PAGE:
The feedback from last weeks article included some questions
by people who were depressed and frustrated, asking what can
be done about the crime situation. With a murder toll nearing
400 it is not a pretty picture facing the nation as we head
for our end-of-the-year murder tally.
The Criminal Justice system also has come under increasing
scrutiny within recent weeks as witnesses give strange and
conflicting testimonies in a tale that becomes more curious
and disturbing, the more we hear of it.
The Chief Justice in his report for the opening of the Law
Term raised the issue of the removal of preliminary inquiries
as a means of speeding up the justice system.
Everyone has thoughts, ideas and suggestions as to how to
tackle crime in T&T, but we, as citizens, are sometimes
long on talk and short on action, so I will share with readers
some ideas I had previously published on the Crimestoppers
Part of the difficulty faced by the authorities is the fact
that there often is not enough information coming to them
about the perpetrators of crimes. The Crimestoppers programme
plays a vital role in assisting here. Crimestoppers, which
is an internationally recognised programme, has for the past
30 years assisted law enforcement agencies the world over.
We of the local arm of Crimestoppers, do not profess to know
all the answers or to have any magic pill for the crime problem,
but we know our programme works. We know it has yielded results
and we know that it has made a dent in the crime situation
here in T&T.
At the recent International Crimestoppers conference in Iowa,
our local programme won four awards and was recognised for
Our programme is guided by a board comprised entirely of volunteers
who give of their time, talents and expertise to ensure the
system whereby callers can call in with information about
crimes and criminal activity is secure and confidential.
We can pass on this report to the Police authorities, monitor
and track its progress to ensure that it is investigated.
If the investigation results in the arrest and apprehension
of a suspect who is subsequently charged, then a reward is
offered in respect of the information provided.
The system is founded on anonymity and is processed simply
by the use of assigned code numbers. We do not use names or
addresses of callers and there is no caller identification
or call back features in our telephone systems.
The success and results of our programme are documented, especially
upon its revamping and revival, which began when this writer
headed the chairmanship under the auspices of the Trinidad
and Tobago Chamber of Commerce in conjunction with the Ministry
of National Security.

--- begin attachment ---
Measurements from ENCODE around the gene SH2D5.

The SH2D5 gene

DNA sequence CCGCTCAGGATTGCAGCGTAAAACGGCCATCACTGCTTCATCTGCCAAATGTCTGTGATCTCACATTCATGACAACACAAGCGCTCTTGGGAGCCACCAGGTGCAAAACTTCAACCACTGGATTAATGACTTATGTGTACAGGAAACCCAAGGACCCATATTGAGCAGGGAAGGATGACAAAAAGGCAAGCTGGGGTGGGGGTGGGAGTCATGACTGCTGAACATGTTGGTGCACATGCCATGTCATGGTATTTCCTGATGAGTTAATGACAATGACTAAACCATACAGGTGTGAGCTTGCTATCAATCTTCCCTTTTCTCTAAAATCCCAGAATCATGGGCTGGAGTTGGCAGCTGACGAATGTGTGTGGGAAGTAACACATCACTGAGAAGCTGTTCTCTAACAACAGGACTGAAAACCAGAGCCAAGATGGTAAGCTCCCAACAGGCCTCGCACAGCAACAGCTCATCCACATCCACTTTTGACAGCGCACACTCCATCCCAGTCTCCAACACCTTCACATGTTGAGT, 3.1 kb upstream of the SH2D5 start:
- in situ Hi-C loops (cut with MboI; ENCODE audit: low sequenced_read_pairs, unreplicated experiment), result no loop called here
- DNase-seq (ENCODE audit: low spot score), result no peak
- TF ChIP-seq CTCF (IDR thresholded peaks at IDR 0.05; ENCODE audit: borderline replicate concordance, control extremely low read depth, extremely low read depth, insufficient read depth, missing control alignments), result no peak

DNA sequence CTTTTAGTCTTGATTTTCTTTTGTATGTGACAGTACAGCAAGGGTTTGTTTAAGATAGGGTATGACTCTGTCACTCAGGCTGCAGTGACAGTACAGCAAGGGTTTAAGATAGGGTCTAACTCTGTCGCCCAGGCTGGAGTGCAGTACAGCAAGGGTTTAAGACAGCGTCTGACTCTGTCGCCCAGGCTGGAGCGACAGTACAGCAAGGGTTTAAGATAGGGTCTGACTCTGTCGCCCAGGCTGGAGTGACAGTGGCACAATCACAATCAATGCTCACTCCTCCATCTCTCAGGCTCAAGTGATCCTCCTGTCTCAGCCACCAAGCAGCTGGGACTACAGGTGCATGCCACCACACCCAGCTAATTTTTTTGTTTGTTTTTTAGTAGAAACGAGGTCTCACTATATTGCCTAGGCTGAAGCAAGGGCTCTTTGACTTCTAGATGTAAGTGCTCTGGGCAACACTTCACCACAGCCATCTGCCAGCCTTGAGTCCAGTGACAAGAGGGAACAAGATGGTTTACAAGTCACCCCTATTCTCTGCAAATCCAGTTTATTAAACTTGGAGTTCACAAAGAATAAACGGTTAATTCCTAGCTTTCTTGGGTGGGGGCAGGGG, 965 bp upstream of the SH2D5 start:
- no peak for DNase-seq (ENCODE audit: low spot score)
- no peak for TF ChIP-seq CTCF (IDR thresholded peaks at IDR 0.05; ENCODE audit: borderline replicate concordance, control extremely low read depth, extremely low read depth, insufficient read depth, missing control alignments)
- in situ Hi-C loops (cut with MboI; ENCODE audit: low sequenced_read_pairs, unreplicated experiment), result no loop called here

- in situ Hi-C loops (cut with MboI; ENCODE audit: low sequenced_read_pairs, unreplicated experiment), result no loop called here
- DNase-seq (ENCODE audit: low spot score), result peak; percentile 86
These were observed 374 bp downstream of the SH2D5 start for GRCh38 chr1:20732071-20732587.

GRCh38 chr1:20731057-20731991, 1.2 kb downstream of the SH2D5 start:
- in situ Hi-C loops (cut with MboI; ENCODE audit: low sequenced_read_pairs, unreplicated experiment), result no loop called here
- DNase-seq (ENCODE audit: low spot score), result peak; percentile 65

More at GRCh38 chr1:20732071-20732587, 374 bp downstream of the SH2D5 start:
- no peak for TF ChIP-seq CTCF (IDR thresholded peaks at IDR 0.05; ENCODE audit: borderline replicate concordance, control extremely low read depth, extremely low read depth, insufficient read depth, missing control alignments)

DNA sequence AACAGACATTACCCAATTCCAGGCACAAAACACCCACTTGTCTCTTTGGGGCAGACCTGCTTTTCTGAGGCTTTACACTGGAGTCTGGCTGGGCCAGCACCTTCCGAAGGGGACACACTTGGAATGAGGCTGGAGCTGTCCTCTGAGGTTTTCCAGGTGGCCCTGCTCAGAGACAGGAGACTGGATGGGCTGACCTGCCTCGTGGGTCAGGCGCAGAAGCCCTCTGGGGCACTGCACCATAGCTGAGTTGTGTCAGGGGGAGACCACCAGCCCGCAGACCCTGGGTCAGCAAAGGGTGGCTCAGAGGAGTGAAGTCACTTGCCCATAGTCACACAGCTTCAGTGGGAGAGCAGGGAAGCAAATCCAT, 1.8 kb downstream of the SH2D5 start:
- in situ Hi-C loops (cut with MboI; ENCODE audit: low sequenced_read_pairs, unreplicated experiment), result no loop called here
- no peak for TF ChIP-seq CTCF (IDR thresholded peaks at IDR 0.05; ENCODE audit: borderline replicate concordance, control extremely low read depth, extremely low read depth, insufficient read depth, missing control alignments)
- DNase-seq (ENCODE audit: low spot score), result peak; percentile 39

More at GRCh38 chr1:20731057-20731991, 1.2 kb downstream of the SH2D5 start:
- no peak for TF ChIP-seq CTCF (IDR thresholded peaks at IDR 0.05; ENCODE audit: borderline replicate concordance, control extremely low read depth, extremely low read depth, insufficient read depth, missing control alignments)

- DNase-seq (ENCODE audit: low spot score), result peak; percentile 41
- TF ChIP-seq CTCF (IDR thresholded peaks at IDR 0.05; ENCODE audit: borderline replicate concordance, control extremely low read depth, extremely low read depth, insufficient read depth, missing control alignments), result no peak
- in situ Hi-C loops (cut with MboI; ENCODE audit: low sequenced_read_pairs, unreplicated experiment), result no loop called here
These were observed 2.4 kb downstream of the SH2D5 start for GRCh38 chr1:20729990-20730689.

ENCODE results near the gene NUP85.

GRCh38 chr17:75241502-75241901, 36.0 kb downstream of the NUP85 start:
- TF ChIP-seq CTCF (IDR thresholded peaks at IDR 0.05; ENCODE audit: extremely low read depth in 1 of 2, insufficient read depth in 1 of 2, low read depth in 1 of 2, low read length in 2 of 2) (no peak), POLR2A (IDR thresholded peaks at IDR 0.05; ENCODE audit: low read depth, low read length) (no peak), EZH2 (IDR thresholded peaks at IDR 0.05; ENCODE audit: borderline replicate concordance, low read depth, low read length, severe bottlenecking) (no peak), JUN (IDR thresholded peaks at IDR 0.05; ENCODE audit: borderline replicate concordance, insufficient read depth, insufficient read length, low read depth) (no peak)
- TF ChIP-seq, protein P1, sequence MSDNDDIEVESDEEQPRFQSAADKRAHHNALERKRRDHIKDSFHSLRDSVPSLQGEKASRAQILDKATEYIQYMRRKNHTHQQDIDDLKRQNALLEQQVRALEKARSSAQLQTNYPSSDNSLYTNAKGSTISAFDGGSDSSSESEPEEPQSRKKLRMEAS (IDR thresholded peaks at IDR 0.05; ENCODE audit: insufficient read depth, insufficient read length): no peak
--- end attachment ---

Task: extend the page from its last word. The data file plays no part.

The Prime Minister recognised the value of the programme when
he appointed the chairman to be part of the Ken Gordon Crime
Committee and one of the most successful recommendations arising
out of that committee was the greater role for Crimestoppers
As a result, there have been some spectacular drug busts,
lots of information leading to the arrest and charging of
people for kidnapping, murder, rape, firearms and ammunition
offences and the like.
We have actively partnered with the Government and also with
corporate entities such as TSTT, BWIA and various chambers
of commerce across the country to make a strong secure network
of Crimestoppers T&T.
While it is a private sector initiative, it remains a programme
for the public as none of it could get done without the help
from the public.
We also are greatly indebted to the Government and indeed,
our programme has won praise internationally, for the high
and intensive level of government support that we enjoy.
Our team of call-takers and administrative professionals also
deserve kudos as they work behind the scenes to keep the machinery
going and make sure things work smoothly.
Our Crimestoppers programme had a successful community billboard
initiative where there are prizes up to a value of about one
million dollars, for people, groups and communities to enhance
and improve the image, visibility and awareness of the Crimestoppers
signage in their communities.
Corporate entities can get involved by assisting us with the
sponsorship of various initiatives and campaigns.
The ordinary citizen can assist by calling in with information
and helping in the fight against crime while getting a reward
for doing so and police can play their role by actively and
aggressively pursuing and following up on such leads.
The Crimestoppers programme continues to provide such an avenue
and mechanism, whereby instead of just talking about the problem,
ordinary citizens can get involved and do something to help
in combating crime.